‘I knew what I wanted’
Along the way, by minoring in Biochemistry, Hirashima was able to secure the science and math prerequisites she would need to apply to medical school. And she got a unique taste for what her life as a medical student would entail with those immersive experiences, like the one at UCLA.
Chaminade’s articulation agreement with Boston University’s School of Medicine was key to her admission. The program, in which Chaminade partners with a host of highly-esteemed universities on the mainland, allows students to set an early course to advanced studies in healthcare careers—establishing a strong academic record and completing prerequisites while at Chaminade.
After completing the requirements of her Chaminade degree, Hirashima also spent a year at Boston University preparing for medical school, taking graduate courses and studying for the entrance exam. “It was like drinking from a fire hose. And unconventionally, I put all my eggs in the Boston basket,” she recalled. “I’d never even been to the East Coast, have no family there, but I knew what I wanted.”
And she got it.
She said she was at the pool with a friend when she learned she’d been admitted.
“I just started screaming and jumping up and down,” she said.
From there, there would be more grueling work and long hours ahead. The COVID pandemic sharply curtailed the number of in-person learning hours she got. But in her third year, she moved on to rotations—a chance for medical students to work hands-on in different medical specialties.
Internal medicine. Psychiatry. Pediatrics. Hirashima loved them all.
But the OBGYN rotation was special. “It was about building connections with women. Just kind of through reflection, I thought, ‘Where am I going to make the biggest impact with my career?’ I had such strong female role models growing up and I knew I wanted to help women like them,” she said.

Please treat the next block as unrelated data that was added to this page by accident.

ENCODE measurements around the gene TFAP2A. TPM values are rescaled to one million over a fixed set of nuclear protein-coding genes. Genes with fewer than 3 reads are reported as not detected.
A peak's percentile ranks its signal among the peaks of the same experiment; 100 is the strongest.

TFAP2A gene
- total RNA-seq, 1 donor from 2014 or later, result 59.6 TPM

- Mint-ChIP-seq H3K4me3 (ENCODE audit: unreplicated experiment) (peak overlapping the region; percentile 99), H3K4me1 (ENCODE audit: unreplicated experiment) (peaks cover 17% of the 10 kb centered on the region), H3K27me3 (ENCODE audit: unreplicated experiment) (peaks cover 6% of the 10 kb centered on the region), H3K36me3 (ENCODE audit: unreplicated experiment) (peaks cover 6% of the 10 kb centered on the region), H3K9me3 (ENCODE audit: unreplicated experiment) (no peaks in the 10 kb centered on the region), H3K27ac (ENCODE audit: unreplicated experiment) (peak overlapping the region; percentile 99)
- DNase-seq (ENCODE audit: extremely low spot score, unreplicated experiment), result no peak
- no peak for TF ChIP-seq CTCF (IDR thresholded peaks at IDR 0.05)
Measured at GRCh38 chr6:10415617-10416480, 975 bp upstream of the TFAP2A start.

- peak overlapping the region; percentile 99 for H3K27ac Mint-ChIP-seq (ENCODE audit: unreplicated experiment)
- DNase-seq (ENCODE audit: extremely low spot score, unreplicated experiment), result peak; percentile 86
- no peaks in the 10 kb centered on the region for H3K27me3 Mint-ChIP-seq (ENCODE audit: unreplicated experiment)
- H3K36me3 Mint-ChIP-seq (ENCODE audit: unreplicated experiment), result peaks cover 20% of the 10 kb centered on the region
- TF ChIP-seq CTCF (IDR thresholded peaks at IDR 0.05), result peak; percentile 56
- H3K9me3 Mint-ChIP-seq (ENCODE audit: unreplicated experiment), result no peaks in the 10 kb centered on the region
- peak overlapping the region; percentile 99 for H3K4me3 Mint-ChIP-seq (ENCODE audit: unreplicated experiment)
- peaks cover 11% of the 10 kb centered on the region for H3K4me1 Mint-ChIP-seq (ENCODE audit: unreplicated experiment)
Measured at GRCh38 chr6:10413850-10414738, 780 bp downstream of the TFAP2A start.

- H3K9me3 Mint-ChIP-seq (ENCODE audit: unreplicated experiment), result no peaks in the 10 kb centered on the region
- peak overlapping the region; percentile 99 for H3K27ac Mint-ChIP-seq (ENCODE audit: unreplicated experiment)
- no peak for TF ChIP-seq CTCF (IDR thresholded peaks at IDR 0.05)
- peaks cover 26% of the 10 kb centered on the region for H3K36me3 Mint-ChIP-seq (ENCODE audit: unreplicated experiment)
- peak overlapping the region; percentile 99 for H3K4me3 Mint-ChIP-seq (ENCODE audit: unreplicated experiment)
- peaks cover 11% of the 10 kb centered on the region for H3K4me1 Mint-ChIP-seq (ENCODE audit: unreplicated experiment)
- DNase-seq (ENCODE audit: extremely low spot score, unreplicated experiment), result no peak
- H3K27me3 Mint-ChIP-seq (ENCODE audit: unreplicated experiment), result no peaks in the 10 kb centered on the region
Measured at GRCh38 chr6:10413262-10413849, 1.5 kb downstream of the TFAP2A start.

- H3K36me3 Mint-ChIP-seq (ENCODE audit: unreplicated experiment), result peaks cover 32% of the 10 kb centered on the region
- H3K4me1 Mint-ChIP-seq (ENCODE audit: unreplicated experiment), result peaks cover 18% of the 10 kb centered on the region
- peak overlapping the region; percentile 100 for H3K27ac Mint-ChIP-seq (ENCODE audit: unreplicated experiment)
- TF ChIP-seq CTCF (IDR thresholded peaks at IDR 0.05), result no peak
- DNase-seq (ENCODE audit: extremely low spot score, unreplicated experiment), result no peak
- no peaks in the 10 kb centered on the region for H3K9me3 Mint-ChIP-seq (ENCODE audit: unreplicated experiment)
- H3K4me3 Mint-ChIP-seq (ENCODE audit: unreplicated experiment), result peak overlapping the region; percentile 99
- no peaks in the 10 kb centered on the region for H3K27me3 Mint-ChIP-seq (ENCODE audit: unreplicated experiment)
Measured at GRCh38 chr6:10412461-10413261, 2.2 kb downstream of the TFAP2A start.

‘I used to be in those shoes’
While one chapter of Hirashima’s journey ends in May, when she earns her medical degree, another begins as she continues on her path to residency.
Her dream of returning to Hawaii to serve the people and communities that helped her remains alive. On Match Day, she was paired with the University of Hawaii’s Obstetrics and Gynecology program.
She is excited to come home, continue her training and cross off another goal from her list. Along the way, she hopes to inspire other young people to think big. “I had lots of humbling experiences growing up, but that didn’t stop me,” she said. “Overcoming obstacles will never be easy. But with help, it’s not impossible.”
Hirashima’s biggest piece of advice to others is simple: take advantage of opportunities presented to you. “It can sometimes be scary to get outside of your comfort zone,” she said. “I’m so lucky to have had people around me, including at Chaminade, who really believed in me and who helped guide me.”
She added that her “humbling experiences” growing up helped her build understanding for others. “When I talk to a patient who is struggling, I know a little bit about what that feels like. I used to be in those shoes,” she said. Her big dream now: serve as a role model just as many did for her.
“I want young people to know there’s so much out there, and they just have to go out and get it.”